I kid you not. Hardest ride ever. My final bike time was 2:24:43. That means I was 24 minutes slower than I projected and came in at an embarrassing 12mph average speed. Probably mostly due to walking a mile and half of the bike course, in my bike shoes and cleats. Also the Spiderman stop and the headwind didn’t do me any favors. But really, 12 mph. Gaaawwwddd, slow. Not even my training rides have ever been that slow before!

My T2 rocked though- only 21 second, count it! T2 consisted of merely kicking off my bike shoes and sprinting my booty down to the water. 

The “swim” of a short 26 yards was nothing more than jumping into the lake, splashing my way out the pole I had to run around, then I splashing my way out, up to the grass and under the finish arch. 

Didn’t even take my helmet off until I was out of the water. And I was not the only one who “swam” with theirs on.

My total “swim” time was a blistering 49 seconds. I don’t foresee a repeat of that speed in any future races, ha! 

My total, official race time clocked in at 4:37:21. So I was about a half an hour or so slower than I had hoped for, but I didn’t intend to “race” this race, so I don’t really care. I mostly feel bad that my gross underestimate of my time meant Hubby had to stand around that much longer waiting for my pokey butt to get done. 


Best husband ever. Seriously, how does a girl get so lucky to have a man who will go so far out of his way to stand alone holding the dog for over four and half hours just to see me for like six minutes total during a race? He deserves many praises. 

Coolest medals ever!

Now, I’m going to rant for a second, bear with me. My Garmin, that rat bastard. It malfunctioned immediately. Like only 52 feet into the run. I know this because this was the distance it was stuck on the whole run. I thought maybe it just couldn’t get satellites since we had no service of any kind. But no. I hit lap to switch it into T1 and that worked okay, but then when I tried to lap it into bike mode it refused. So I ended up doing the remainder of the race with my watch frozen on T1 and only being able to watch my total race time tick away. And consequently, nothing uploaded. NOTHING. I have zero data to show for all my hard work. I lost what would have been a GC PR on bike elevation that I would probably never top because it decided to not work. I have no course maps, no splits, no nothing. And now, since it wiped the workout out it’s working fine again, of course. I’ve used it in multisport loads of times and never had an issue. The fact that it crapped out on me mid race makes me seriously hateful. Gah!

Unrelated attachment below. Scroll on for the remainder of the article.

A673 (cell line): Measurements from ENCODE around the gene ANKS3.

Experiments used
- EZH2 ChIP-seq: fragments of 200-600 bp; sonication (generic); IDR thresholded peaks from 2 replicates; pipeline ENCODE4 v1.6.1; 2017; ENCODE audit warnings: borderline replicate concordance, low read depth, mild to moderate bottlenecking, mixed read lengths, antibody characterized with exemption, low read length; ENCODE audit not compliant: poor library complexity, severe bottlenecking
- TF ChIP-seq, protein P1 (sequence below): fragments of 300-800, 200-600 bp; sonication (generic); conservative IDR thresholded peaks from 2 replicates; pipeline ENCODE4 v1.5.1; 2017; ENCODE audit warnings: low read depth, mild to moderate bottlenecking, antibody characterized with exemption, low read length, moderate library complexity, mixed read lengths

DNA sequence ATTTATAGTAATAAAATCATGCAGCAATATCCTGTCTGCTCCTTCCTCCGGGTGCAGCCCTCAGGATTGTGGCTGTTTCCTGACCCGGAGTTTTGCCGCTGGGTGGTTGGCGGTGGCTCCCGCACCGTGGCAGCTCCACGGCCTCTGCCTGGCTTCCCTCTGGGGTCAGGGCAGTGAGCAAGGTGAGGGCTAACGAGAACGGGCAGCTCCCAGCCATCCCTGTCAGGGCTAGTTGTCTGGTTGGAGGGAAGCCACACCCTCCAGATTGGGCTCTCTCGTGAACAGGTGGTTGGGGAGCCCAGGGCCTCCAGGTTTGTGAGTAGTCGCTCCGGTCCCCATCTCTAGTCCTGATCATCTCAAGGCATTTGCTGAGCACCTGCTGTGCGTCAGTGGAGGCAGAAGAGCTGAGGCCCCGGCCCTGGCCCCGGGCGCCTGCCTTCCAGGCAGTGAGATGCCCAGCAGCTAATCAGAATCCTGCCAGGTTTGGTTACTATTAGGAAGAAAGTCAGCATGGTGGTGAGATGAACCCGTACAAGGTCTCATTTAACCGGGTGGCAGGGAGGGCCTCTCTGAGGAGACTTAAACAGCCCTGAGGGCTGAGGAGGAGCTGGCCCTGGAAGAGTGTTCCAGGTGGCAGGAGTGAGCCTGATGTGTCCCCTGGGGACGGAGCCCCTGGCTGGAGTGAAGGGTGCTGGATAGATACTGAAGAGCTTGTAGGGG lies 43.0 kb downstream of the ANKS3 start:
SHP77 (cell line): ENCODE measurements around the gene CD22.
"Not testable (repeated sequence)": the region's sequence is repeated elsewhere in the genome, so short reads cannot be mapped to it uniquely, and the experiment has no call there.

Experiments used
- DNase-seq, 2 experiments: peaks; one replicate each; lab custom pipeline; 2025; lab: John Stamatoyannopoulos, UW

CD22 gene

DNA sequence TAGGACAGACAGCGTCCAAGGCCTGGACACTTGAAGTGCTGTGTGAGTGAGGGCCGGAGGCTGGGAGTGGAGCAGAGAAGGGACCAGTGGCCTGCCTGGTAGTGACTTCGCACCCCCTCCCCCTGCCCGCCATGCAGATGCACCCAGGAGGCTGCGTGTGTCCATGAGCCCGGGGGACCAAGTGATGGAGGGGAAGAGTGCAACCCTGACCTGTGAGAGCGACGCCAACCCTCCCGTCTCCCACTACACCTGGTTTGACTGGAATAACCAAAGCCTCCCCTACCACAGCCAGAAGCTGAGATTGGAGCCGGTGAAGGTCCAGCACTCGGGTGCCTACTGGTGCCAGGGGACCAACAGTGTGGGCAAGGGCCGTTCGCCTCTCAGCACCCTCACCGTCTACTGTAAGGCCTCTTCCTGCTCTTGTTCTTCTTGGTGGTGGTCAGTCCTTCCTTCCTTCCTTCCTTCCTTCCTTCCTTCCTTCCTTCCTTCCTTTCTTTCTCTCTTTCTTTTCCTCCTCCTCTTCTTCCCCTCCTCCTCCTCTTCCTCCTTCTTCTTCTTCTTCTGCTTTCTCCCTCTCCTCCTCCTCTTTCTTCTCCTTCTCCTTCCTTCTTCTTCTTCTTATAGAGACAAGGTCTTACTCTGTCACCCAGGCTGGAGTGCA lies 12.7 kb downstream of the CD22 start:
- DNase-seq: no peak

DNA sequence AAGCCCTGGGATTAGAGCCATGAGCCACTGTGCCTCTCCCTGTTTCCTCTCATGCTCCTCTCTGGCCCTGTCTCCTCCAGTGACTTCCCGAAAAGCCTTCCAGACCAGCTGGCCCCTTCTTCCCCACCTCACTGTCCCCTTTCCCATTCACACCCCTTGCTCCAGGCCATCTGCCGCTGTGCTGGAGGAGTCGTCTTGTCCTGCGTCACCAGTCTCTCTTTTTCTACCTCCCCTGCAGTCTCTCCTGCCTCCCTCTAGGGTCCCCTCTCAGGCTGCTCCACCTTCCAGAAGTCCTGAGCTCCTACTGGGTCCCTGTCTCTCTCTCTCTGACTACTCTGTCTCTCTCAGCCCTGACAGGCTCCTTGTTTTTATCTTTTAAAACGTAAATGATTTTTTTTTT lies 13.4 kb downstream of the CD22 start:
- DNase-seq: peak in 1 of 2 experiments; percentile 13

Anywaysssss… The race was awesome! I had a great time running the Rat Snake despite the trail conditions and the brutal bike course. I think my only complaint would be the lack of volunteers directing cyclists in and out of the park that cost me and others a few minutes of confusion getting lost. Otherwise this definitely tops the charts as a unique, fun, crazy race that I would highly suggest to anyone looking for something a bit more adventurous. Also, rent a cabin and stay the weekend. We ended up skipping the post race BBQ because I’m pretty sure pounding a beer after that would have caused me to vomit. But all the athletes are invited over to the race director’s cabin to hang out and it looked like lots of people did. Overall the whole atmosphere all weekend was very laid back, have fun, and just enjoy the ride kind of a vibe. And I really liked that. 

And I was never that clean again all weekend!

So, two big thumbs up for the The Rat Snake!

I am officially scratching that one off the bucket list! On to the next race! Ironman 70.3 Syracuse in less than five weeks. Bring it on!

19 Replies to “Race Report – The Rat Snake Reverse Triathlon”

  1. The run alone looks intense and challenging. Factor in the bike and those elevation gains and you have a recipe for “crazy!” Great job powering through to the finish!

    1. You put on one heck of a race! Deserves every bit of all the kudos. I’ve got a handful of people that have this one pencilled in for next year for you =)

  2. Wow great report! The bike leg was every bit as miserable as you described. Looks like I’ll see you at Musselman in July! Good luck.

  3. Wow. I feel exhausted just from reading that! Great job on your race – the conditions sounded so crazy. Do you think you’ll do it again next year? 🙂

  4. What an amazing race report, I felt like I was there with you. You did such an awesome job (even if you didn’t hit your time goal). You looked great and I am SO happy for you!